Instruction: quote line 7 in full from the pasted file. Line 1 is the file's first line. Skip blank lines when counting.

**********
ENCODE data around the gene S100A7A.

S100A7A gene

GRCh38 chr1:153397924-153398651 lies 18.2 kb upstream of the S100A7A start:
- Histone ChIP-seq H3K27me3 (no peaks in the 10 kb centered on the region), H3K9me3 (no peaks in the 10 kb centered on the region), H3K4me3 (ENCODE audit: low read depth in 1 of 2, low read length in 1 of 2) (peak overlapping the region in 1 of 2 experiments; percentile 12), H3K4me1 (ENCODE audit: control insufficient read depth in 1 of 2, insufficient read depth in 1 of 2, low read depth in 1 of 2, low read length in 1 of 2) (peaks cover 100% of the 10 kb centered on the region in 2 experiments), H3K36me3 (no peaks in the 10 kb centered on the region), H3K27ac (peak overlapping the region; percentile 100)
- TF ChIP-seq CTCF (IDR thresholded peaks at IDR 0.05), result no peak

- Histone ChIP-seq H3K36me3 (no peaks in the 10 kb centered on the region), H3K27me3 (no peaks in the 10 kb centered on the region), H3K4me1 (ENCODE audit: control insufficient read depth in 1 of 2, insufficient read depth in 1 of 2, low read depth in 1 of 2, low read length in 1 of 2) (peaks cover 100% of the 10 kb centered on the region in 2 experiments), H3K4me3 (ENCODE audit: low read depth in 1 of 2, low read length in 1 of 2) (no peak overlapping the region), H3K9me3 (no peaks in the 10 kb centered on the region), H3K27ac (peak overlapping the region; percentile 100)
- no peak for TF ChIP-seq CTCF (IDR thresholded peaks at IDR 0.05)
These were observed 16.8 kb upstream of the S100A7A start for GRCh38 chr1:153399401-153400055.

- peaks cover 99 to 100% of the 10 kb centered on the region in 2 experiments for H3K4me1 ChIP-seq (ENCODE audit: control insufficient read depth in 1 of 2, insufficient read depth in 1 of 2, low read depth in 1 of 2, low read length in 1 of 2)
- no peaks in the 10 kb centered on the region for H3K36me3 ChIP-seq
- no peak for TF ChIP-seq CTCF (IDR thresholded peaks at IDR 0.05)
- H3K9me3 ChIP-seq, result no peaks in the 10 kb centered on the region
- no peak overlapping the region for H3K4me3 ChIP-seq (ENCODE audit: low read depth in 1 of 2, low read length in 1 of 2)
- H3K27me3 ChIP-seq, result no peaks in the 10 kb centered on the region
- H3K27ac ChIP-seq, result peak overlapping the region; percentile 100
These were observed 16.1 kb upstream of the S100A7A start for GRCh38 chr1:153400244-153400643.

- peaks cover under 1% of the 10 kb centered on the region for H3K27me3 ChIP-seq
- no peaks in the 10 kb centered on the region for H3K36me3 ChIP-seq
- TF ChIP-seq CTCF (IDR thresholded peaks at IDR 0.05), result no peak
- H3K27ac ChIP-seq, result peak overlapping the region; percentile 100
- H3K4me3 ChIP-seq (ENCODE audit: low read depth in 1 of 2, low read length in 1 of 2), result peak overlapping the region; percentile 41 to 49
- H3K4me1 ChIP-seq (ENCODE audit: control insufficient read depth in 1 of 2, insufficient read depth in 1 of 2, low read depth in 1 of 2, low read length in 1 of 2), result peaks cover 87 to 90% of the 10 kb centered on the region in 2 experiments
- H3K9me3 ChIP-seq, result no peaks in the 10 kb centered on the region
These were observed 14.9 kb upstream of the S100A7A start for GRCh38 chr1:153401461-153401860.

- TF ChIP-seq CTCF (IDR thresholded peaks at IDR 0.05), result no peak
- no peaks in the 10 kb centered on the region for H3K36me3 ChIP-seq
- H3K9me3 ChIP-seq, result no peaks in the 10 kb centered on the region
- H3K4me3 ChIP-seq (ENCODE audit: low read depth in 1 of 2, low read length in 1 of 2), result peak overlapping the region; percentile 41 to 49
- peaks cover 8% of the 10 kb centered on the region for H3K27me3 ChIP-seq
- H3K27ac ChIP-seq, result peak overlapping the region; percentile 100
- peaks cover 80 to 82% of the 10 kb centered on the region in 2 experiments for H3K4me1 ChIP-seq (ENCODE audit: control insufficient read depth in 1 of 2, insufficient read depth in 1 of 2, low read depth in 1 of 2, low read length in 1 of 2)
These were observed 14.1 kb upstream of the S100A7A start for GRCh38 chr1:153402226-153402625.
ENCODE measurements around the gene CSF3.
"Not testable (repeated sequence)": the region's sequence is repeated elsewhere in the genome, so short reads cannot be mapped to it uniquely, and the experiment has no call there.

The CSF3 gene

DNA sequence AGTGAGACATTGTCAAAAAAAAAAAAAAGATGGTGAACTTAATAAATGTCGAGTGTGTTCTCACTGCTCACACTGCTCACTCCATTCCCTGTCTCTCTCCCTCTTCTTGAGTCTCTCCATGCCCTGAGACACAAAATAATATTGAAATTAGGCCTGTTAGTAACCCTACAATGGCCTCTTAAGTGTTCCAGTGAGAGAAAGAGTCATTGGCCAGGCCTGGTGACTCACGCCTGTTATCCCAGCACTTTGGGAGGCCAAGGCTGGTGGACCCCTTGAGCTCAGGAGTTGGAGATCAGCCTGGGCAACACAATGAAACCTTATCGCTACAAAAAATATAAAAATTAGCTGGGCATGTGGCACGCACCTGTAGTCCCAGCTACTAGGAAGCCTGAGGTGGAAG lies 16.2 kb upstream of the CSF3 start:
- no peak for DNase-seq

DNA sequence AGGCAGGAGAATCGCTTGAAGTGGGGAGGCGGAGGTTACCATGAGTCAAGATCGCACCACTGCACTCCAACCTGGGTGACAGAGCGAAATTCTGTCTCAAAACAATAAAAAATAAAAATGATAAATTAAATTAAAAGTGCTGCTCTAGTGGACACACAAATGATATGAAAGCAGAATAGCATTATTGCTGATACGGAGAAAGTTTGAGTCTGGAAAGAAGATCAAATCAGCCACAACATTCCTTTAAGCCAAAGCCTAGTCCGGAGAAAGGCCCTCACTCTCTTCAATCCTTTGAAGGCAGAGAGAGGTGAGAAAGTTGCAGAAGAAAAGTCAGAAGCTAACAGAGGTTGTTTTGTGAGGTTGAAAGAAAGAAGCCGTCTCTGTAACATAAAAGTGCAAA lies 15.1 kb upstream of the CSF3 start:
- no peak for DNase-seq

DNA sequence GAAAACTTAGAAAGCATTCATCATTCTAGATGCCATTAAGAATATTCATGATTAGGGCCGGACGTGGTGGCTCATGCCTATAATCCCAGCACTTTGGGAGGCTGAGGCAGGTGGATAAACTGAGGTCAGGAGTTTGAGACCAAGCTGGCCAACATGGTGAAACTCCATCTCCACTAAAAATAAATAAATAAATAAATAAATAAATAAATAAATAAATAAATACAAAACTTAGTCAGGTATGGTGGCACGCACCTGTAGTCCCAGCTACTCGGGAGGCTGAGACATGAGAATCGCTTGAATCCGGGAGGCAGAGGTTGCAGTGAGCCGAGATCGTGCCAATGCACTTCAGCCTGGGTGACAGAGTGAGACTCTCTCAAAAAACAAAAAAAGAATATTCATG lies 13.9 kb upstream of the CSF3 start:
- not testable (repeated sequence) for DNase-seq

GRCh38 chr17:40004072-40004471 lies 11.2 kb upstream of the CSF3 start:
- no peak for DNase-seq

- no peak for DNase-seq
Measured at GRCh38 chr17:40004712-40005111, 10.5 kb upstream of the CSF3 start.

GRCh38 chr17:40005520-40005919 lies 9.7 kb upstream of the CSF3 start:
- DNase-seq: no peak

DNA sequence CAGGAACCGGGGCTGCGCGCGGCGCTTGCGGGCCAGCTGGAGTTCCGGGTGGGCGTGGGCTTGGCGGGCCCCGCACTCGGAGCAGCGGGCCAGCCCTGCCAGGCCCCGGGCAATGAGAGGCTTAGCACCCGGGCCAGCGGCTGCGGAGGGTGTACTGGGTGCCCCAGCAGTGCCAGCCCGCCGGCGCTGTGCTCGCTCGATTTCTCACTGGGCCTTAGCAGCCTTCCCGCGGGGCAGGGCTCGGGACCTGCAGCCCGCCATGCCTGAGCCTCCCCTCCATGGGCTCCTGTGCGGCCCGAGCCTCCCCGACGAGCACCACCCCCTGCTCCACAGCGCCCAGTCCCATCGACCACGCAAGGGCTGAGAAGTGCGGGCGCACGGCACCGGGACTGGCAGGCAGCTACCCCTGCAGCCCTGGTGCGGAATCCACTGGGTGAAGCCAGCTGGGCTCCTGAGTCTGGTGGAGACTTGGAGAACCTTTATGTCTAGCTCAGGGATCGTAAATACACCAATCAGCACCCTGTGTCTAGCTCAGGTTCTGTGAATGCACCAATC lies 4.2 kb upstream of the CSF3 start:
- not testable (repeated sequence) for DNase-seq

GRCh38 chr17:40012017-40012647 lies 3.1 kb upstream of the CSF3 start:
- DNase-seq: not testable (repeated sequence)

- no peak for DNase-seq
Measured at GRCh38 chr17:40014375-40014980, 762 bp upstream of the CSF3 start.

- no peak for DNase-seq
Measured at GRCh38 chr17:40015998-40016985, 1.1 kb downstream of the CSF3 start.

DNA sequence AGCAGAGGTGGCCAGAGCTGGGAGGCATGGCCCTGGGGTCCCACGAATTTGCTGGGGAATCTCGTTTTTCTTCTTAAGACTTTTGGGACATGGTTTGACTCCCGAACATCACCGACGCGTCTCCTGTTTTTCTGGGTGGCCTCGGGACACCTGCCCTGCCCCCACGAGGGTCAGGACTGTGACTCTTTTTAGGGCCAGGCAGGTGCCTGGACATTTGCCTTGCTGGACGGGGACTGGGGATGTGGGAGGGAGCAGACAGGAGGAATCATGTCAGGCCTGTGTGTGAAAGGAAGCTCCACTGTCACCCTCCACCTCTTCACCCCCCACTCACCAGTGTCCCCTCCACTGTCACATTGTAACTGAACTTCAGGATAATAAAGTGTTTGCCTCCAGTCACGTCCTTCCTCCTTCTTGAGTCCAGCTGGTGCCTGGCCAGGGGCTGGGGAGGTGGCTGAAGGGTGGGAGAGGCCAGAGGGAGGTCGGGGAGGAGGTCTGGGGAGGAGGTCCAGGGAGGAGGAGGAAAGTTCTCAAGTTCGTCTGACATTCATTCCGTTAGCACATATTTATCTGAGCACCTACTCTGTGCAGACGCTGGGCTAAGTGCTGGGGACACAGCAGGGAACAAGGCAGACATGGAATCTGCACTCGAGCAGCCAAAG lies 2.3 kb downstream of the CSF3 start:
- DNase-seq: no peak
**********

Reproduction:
- no peak for TF ChIP-seq CTCF (IDR thresholded peaks at IDR 0.05)